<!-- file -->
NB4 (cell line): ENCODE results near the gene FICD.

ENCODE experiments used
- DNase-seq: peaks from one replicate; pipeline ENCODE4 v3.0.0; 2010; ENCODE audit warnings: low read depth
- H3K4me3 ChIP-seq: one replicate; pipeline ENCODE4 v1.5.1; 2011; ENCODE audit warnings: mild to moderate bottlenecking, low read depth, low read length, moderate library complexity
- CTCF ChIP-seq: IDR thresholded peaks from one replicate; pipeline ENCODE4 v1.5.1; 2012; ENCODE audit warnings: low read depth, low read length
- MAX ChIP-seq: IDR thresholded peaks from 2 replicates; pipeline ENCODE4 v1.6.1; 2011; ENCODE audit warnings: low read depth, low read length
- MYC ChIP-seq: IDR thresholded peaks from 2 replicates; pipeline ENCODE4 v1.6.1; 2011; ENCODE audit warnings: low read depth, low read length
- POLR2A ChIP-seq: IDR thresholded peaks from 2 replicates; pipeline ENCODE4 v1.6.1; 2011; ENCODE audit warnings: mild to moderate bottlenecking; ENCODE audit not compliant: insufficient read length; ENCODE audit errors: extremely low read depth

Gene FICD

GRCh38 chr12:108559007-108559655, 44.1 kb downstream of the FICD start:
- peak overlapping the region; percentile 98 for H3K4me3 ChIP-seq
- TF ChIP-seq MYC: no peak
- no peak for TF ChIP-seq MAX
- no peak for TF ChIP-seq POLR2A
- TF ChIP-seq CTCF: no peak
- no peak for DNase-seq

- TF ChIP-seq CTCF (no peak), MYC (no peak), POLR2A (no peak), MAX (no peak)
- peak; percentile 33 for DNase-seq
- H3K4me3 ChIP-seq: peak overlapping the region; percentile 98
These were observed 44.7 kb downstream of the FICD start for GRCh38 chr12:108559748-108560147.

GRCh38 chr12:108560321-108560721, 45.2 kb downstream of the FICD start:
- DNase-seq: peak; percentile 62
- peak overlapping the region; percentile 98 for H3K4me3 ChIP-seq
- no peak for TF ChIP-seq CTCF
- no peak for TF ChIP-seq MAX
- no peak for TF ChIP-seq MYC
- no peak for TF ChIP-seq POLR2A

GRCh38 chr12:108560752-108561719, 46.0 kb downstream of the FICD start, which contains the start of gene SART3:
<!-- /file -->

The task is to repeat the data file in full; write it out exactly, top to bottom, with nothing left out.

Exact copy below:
NB4 (cell line): ENCODE results near the gene FICD.

ENCODE experiments used
- DNase-seq: peaks from one replicate; pipeline ENCODE4 v3.0.0; 2010; ENCODE audit warnings: low read depth
- H3K4me3 ChIP-seq: one replicate; pipeline ENCODE4 v1.5.1; 2011; ENCODE audit warnings: mild to moderate bottlenecking, low read depth, low read length, moderate library complexity
- CTCF ChIP-seq: IDR thresholded peaks from one replicate; pipeline ENCODE4 v1.5.1; 2012; ENCODE audit warnings: low read depth, low read length
- MAX ChIP-seq: IDR thresholded peaks from 2 replicates; pipeline ENCODE4 v1.6.1; 2011; ENCODE audit warnings: low read depth, low read length
- MYC ChIP-seq: IDR thresholded peaks from 2 replicates; pipeline ENCODE4 v1.6.1; 2011; ENCODE audit warnings: low read depth, low read length
- POLR2A ChIP-seq: IDR thresholded peaks from 2 replicates; pipeline ENCODE4 v1.6.1; 2011; ENCODE audit warnings: mild to moderate bottlenecking; ENCODE audit not compliant: insufficient read length; ENCODE audit errors: extremely low read depth

Gene FICD

GRCh38 chr12:108559007-108559655, 44.1 kb downstream of the FICD start:
- peak overlapping the region; percentile 98 for H3K4me3 ChIP-seq
- TF ChIP-seq MYC: no peak
- no peak for TF ChIP-seq MAX
- no peak for TF ChIP-seq POLR2A
- TF ChIP-seq CTCF: no peak
- no peak for DNase-seq

- TF ChIP-seq CTCF (no peak), MYC (no peak), POLR2A (no peak), MAX (no peak)
- peak; percentile 33 for DNase-seq
- H3K4me3 ChIP-seq: peak overlapping the region; percentile 98
These were observed 44.7 kb downstream of the FICD start for GRCh38 chr12:108559748-108560147.

GRCh38 chr12:108560321-108560721, 45.2 kb downstream of the FICD start:
- DNase-seq: peak; percentile 62
- peak overlapping the region; percentile 98 for H3K4me3 ChIP-seq
- no peak for TF ChIP-seq CTCF
- no peak for TF ChIP-seq MAX
- no peak for TF ChIP-seq MYC
- no peak for TF ChIP-seq POLR2A

GRCh38 chr12:108560752-108561719, 46.0 kb downstream of the FICD start, which contains the start of gene SART3: